You have to learn how to access different notes within your range, like string players. You have to gain control over all of the tiny muscles of the throat, face, jaw, and mouth.

Learning these concepts, and training yourself with practice will not only help you sing better, but it’ll also improve confidence in other areas of life.

So before you rule yourself out of a singing career, try practicing and learning from a professional teacher. Try free classes with TakeLessons Live, or 1-on-1 private singing lessons near you. 

Comments

nikam natung

August 22, 2016 at 12:31am

I have very harsh voice but i want tp sing so someone please give me tips for vocal exercise

tessa

December 20, 2016 at 5:24pm

do the regular do re mi fa so la ti do scale then do the do ti la la ti do re mi fa so la so fa mi re do ti la la ti do then sing mary had a little lamb singing all nites even flats and sharps between two octaves of C on the piano it rlly helps

Sydney

January 09, 2017 at 8:43pm

I think many people praise the voice and not the singing ability because some people are just naturally good at singing, with absolutely no training or lessons. There isn't a person in the world who can magically figure out what all the keys of a clarinet do or even how to hold the bow of a violin correctly. But there are plenty of people who are just born with a naturally good singing voice. (not exceptionally good, that's where lessons come in)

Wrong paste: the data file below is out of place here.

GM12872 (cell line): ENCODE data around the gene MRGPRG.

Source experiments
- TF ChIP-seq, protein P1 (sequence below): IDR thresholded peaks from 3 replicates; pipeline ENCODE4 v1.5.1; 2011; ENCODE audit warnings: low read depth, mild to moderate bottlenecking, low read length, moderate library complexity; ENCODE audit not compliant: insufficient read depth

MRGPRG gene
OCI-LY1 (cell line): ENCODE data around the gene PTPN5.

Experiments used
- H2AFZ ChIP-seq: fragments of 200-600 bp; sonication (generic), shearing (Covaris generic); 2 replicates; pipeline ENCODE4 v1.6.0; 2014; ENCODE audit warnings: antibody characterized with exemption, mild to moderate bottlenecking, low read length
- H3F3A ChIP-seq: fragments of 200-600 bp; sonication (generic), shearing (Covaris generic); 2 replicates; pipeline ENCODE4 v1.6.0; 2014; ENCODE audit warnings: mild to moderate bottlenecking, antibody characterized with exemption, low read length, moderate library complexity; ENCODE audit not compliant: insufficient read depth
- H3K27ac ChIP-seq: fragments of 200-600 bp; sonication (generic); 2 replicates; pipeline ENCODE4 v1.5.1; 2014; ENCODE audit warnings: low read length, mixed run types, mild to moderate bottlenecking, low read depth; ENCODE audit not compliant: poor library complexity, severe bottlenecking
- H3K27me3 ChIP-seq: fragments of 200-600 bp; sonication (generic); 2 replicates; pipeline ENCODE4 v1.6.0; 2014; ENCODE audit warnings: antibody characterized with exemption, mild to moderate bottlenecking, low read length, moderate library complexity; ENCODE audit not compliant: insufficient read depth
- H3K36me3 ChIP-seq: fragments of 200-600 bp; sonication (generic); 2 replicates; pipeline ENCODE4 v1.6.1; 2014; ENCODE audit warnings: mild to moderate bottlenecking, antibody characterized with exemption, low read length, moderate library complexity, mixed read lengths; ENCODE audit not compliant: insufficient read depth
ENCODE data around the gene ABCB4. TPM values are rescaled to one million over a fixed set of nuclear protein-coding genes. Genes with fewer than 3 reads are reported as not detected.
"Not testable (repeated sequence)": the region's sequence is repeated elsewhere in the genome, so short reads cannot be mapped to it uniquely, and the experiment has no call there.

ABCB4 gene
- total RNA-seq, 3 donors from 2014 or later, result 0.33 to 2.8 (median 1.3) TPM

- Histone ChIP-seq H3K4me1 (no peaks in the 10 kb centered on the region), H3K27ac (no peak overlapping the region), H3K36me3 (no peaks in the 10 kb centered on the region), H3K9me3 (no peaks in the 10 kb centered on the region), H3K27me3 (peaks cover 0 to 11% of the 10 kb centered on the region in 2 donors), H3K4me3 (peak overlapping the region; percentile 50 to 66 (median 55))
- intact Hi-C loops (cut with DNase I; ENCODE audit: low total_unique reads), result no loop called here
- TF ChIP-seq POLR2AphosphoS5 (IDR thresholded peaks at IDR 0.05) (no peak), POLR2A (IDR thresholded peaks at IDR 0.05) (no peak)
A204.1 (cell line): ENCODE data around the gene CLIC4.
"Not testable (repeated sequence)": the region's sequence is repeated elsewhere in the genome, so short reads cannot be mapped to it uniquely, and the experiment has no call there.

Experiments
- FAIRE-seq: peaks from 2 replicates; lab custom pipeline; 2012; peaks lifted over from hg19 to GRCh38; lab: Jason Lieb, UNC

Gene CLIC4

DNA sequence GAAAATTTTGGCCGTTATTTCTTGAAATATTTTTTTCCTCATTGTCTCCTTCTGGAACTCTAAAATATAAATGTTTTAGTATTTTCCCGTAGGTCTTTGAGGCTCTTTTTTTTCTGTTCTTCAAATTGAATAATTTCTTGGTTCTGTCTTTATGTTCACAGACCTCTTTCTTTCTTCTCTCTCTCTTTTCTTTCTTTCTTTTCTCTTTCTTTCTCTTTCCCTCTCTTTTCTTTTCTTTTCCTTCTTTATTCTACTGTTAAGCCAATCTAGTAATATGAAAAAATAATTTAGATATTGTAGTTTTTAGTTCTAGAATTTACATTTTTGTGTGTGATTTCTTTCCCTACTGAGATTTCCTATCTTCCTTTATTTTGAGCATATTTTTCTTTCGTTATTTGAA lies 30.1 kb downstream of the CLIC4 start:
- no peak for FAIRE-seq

David

August 12, 2017 at 7:50am

I've heard plenty of babies singing beautifully. lol. Seriously, you aren't born good at anything. There are people who are good at sports through sheer will and some who had a little easier way of it because of their body type but their will to do things like sports drove them through childhood to become better at it. Music is no different. You might have a better tool to start but you still learn whether it be on your own or through training. I learned to speed read - I wasn't born able to do so. I've learned more than most people learn many times over in a lifetime. This is something I was inclined to do but I could have as easily turned out differently if I never started reading or wanted something different. I've had many people tell me it is "different" for me because I grasp things differently. I learned this over my lifetime. I'm sure I didn't understand anything as a baby. I'm not awesome at music but after nearly a decade of training I can play a dozen instruments reasonably well. People who are "naturals" at singing simply trained themselves in a different way than normal people recognize.